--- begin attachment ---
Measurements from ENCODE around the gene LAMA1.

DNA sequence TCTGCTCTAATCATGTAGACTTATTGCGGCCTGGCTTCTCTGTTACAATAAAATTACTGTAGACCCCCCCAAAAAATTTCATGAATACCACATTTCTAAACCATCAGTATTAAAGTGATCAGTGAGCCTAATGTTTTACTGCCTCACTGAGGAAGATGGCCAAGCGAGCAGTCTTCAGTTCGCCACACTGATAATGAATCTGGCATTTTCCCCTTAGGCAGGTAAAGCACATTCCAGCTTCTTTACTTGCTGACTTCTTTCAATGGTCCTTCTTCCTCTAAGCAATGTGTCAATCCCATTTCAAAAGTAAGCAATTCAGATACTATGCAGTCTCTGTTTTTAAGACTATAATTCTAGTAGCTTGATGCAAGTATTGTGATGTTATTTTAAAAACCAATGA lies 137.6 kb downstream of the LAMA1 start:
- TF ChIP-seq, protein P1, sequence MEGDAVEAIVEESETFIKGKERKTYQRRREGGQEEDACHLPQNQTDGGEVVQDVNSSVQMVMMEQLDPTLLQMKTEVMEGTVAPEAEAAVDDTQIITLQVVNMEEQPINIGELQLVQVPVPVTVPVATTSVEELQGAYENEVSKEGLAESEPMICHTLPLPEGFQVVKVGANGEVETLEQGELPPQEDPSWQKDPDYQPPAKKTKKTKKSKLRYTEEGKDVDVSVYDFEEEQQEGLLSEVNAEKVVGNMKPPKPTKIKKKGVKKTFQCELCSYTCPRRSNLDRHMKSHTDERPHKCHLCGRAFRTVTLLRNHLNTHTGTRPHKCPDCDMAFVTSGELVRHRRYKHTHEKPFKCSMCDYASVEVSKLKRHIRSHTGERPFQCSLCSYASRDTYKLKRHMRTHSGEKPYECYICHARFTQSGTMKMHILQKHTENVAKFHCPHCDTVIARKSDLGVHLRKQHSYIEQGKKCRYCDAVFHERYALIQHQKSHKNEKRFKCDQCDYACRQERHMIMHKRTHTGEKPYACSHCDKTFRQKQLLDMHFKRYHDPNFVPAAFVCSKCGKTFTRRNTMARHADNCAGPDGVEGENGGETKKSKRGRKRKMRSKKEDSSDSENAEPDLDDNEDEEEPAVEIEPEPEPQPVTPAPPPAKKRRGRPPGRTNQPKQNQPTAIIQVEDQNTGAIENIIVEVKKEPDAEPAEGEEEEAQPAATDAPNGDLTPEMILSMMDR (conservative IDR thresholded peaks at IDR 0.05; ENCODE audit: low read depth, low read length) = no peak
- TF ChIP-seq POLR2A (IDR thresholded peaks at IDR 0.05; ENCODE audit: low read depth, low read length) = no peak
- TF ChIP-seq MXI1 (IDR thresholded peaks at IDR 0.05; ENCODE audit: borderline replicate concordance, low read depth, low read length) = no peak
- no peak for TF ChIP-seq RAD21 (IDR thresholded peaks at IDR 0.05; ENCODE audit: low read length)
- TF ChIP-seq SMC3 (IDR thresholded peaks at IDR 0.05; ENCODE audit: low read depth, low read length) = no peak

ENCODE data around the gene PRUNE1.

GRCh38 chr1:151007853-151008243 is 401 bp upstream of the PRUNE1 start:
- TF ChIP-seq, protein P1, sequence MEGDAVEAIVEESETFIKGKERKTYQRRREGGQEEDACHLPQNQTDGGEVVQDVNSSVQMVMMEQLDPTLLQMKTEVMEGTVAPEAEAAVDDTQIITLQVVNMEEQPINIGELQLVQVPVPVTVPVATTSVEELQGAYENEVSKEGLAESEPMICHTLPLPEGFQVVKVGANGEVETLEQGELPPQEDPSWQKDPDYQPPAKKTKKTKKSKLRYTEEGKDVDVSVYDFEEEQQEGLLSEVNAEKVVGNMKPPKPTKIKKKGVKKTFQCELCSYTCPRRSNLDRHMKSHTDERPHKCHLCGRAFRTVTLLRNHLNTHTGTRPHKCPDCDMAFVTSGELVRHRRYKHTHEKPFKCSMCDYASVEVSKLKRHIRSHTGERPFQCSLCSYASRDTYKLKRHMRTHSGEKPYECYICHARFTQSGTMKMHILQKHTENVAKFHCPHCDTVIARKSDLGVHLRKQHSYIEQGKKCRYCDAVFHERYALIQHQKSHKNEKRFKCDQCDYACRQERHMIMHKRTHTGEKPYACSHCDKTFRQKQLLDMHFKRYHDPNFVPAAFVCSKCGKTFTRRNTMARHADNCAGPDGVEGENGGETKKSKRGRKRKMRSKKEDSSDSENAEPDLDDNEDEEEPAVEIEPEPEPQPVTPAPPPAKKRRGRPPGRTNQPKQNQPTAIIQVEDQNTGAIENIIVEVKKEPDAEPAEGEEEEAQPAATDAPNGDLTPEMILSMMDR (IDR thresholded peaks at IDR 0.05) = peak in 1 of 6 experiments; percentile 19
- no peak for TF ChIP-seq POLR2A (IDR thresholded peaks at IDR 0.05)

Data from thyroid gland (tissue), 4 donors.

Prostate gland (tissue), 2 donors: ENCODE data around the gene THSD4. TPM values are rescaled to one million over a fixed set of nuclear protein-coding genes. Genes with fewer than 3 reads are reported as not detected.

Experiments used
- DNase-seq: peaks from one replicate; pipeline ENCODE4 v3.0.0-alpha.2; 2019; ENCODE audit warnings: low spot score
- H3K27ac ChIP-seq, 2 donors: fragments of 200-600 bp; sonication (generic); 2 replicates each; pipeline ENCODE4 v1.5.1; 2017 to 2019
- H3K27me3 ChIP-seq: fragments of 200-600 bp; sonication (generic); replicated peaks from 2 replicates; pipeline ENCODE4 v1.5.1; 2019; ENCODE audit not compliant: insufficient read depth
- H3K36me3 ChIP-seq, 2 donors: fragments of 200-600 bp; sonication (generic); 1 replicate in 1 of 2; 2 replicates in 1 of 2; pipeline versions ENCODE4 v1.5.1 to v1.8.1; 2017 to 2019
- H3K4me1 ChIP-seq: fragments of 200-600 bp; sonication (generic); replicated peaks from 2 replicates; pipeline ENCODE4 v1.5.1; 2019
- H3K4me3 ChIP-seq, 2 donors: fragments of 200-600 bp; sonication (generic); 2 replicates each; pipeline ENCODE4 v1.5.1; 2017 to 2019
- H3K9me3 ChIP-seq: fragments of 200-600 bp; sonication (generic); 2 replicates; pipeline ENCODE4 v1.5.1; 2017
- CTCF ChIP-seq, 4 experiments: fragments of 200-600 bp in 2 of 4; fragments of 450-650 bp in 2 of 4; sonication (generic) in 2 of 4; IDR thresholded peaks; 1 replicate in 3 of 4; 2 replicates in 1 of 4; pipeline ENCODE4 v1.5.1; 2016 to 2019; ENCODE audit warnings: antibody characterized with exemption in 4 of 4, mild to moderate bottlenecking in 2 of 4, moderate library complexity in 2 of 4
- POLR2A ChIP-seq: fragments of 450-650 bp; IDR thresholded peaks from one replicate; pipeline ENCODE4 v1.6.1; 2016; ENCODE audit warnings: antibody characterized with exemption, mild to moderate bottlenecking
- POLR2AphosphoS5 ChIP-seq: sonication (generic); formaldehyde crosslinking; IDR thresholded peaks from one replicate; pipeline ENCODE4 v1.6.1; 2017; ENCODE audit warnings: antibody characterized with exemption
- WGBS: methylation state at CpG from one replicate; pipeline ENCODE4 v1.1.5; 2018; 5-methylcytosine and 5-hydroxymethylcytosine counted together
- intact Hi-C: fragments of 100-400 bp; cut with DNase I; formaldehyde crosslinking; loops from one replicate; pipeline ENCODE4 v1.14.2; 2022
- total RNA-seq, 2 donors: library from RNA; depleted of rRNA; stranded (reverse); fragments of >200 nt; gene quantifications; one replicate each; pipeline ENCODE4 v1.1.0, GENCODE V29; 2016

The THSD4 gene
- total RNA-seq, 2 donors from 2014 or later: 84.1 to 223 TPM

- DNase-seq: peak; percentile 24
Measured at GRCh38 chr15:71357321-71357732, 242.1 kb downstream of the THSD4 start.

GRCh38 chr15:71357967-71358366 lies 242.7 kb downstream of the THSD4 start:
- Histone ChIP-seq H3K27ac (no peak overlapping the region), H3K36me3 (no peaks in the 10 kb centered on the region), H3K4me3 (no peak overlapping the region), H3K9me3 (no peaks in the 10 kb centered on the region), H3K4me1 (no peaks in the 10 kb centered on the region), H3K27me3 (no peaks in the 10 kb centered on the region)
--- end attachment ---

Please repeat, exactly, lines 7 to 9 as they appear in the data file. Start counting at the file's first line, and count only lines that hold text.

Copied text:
- TF ChIP-seq SMC3 (IDR thresholded peaks at IDR 0.05; ENCODE audit: low read depth, low read length) = no peak

ENCODE data around the gene PRUNE1.

GRCh38 chr1:151007853-151008243 is 401 bp upstream of the PRUNE1 start: